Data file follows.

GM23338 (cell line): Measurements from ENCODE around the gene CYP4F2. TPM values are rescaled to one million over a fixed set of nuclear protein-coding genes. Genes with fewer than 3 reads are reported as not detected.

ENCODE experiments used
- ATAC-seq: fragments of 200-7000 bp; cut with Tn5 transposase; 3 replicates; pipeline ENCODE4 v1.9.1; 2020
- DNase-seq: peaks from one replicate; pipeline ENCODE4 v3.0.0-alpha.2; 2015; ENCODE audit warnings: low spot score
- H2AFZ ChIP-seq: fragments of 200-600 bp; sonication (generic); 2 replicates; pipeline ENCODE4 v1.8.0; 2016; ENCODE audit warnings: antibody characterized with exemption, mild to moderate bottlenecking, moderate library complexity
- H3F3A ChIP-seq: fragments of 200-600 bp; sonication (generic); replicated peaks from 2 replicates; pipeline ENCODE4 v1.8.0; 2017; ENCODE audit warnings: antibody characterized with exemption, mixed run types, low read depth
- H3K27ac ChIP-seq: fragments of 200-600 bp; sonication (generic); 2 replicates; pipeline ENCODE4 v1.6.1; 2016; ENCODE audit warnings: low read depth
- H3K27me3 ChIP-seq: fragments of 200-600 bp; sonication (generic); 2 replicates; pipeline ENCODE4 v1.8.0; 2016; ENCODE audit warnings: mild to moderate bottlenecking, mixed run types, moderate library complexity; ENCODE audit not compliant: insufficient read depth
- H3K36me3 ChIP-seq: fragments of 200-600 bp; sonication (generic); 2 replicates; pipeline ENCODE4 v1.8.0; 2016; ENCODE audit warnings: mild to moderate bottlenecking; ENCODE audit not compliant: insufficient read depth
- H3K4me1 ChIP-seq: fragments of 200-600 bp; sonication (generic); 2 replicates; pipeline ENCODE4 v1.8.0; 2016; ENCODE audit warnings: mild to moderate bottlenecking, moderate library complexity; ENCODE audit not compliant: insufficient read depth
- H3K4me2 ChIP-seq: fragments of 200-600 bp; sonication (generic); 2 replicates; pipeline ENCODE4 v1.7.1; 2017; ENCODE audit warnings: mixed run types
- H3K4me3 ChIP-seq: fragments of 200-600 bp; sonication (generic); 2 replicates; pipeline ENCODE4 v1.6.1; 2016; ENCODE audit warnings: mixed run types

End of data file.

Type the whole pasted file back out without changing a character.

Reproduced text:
GM23338 (cell line): Measurements from ENCODE around the gene CYP4F2. TPM values are rescaled to one million over a fixed set of nuclear protein-coding genes. Genes with fewer than 3 reads are reported as not detected.

ENCODE experiments used
- ATAC-seq: fragments of 200-7000 bp; cut with Tn5 transposase; 3 replicates; pipeline ENCODE4 v1.9.1; 2020
- DNase-seq: peaks from one replicate; pipeline ENCODE4 v3.0.0-alpha.2; 2015; ENCODE audit warnings: low spot score
- H2AFZ ChIP-seq: fragments of 200-600 bp; sonication (generic); 2 replicates; pipeline ENCODE4 v1.8.0; 2016; ENCODE audit warnings: antibody characterized with exemption, mild to moderate bottlenecking, moderate library complexity
- H3F3A ChIP-seq: fragments of 200-600 bp; sonication (generic); replicated peaks from 2 replicates; pipeline ENCODE4 v1.8.0; 2017; ENCODE audit warnings: antibody characterized with exemption, mixed run types, low read depth
- H3K27ac ChIP-seq: fragments of 200-600 bp; sonication (generic); 2 replicates; pipeline ENCODE4 v1.6.1; 2016; ENCODE audit warnings: low read depth
- H3K27me3 ChIP-seq: fragments of 200-600 bp; sonication (generic); 2 replicates; pipeline ENCODE4 v1.8.0; 2016; ENCODE audit warnings: mild to moderate bottlenecking, mixed run types, moderate library complexity; ENCODE audit not compliant: insufficient read depth
- H3K36me3 ChIP-seq: fragments of 200-600 bp; sonication (generic); 2 replicates; pipeline ENCODE4 v1.8.0; 2016; ENCODE audit warnings: mild to moderate bottlenecking; ENCODE audit not compliant: insufficient read depth
- H3K4me1 ChIP-seq: fragments of 200-600 bp; sonication (generic); 2 replicates; pipeline ENCODE4 v1.8.0; 2016; ENCODE audit warnings: mild to moderate bottlenecking, moderate library complexity; ENCODE audit not compliant: insufficient read depth
- H3K4me2 ChIP-seq: fragments of 200-600 bp; sonication (generic); 2 replicates; pipeline ENCODE4 v1.7.1; 2017; ENCODE audit warnings: mixed run types
- H3K4me3 ChIP-seq: fragments of 200-600 bp; sonication (generic); 2 replicates; pipeline ENCODE4 v1.6.1; 2016; ENCODE audit warnings: mixed run types